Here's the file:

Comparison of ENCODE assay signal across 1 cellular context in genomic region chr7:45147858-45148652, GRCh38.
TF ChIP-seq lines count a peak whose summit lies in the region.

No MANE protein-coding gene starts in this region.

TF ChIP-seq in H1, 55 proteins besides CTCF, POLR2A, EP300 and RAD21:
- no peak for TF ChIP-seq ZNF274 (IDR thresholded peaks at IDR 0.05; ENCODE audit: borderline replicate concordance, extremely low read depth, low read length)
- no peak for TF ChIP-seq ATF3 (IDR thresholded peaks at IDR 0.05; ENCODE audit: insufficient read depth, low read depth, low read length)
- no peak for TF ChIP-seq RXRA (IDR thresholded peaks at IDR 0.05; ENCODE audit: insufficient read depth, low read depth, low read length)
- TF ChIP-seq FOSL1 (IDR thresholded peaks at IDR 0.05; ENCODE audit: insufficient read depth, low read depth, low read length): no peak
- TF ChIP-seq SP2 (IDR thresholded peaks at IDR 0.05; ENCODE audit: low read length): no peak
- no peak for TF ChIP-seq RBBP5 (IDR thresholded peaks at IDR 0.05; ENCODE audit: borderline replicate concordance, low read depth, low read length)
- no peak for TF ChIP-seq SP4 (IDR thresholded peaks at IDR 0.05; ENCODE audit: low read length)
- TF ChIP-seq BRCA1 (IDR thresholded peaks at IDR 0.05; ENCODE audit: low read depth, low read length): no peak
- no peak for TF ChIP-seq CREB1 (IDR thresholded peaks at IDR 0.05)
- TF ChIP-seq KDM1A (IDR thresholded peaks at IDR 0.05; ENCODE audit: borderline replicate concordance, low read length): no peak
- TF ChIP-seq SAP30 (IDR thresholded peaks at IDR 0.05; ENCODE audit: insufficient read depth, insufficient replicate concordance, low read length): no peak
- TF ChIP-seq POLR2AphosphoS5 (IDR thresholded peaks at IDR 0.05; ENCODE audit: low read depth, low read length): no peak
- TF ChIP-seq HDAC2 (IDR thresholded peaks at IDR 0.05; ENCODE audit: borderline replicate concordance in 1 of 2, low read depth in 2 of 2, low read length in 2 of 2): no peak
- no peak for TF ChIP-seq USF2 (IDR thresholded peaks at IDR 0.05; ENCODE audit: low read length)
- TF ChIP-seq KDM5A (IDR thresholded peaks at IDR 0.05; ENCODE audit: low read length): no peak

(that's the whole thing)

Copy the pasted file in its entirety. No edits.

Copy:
Comparison of ENCODE assay signal across 1 cellular context in genomic region chr7:45147858-45148652, GRCh38.
TF ChIP-seq lines count a peak whose summit lies in the region.

No MANE protein-coding gene starts in this region.

TF ChIP-seq in H1, 55 proteins besides CTCF, POLR2A, EP300 and RAD21:
- no peak for TF ChIP-seq ZNF274 (IDR thresholded peaks at IDR 0.05; ENCODE audit: borderline replicate concordance, extremely low read depth, low read length)
- no peak for TF ChIP-seq ATF3 (IDR thresholded peaks at IDR 0.05; ENCODE audit: insufficient read depth, low read depth, low read length)
- no peak for TF ChIP-seq RXRA (IDR thresholded peaks at IDR 0.05; ENCODE audit: insufficient read depth, low read depth, low read length)
- TF ChIP-seq FOSL1 (IDR thresholded peaks at IDR 0.05; ENCODE audit: insufficient read depth, low read depth, low read length): no peak
- TF ChIP-seq SP2 (IDR thresholded peaks at IDR 0.05; ENCODE audit: low read length): no peak
- no peak for TF ChIP-seq RBBP5 (IDR thresholded peaks at IDR 0.05; ENCODE audit: borderline replicate concordance, low read depth, low read length)
- no peak for TF ChIP-seq SP4 (IDR thresholded peaks at IDR 0.05; ENCODE audit: low read length)
- TF ChIP-seq BRCA1 (IDR thresholded peaks at IDR 0.05; ENCODE audit: low read depth, low read length): no peak
- no peak for TF ChIP-seq CREB1 (IDR thresholded peaks at IDR 0.05)
- TF ChIP-seq KDM1A (IDR thresholded peaks at IDR 0.05; ENCODE audit: borderline replicate concordance, low read length): no peak
- TF ChIP-seq SAP30 (IDR thresholded peaks at IDR 0.05; ENCODE audit: insufficient read depth, insufficient replicate concordance, low read length): no peak
- TF ChIP-seq POLR2AphosphoS5 (IDR thresholded peaks at IDR 0.05; ENCODE audit: low read depth, low read length): no peak
- TF ChIP-seq HDAC2 (IDR thresholded peaks at IDR 0.05; ENCODE audit: borderline replicate concordance in 1 of 2, low read depth in 2 of 2, low read length in 2 of 2): no peak
- no peak for TF ChIP-seq USF2 (IDR thresholded peaks at IDR 0.05; ENCODE audit: low read length)
- TF ChIP-seq KDM5A (IDR thresholded peaks at IDR 0.05; ENCODE audit: low read length): no peak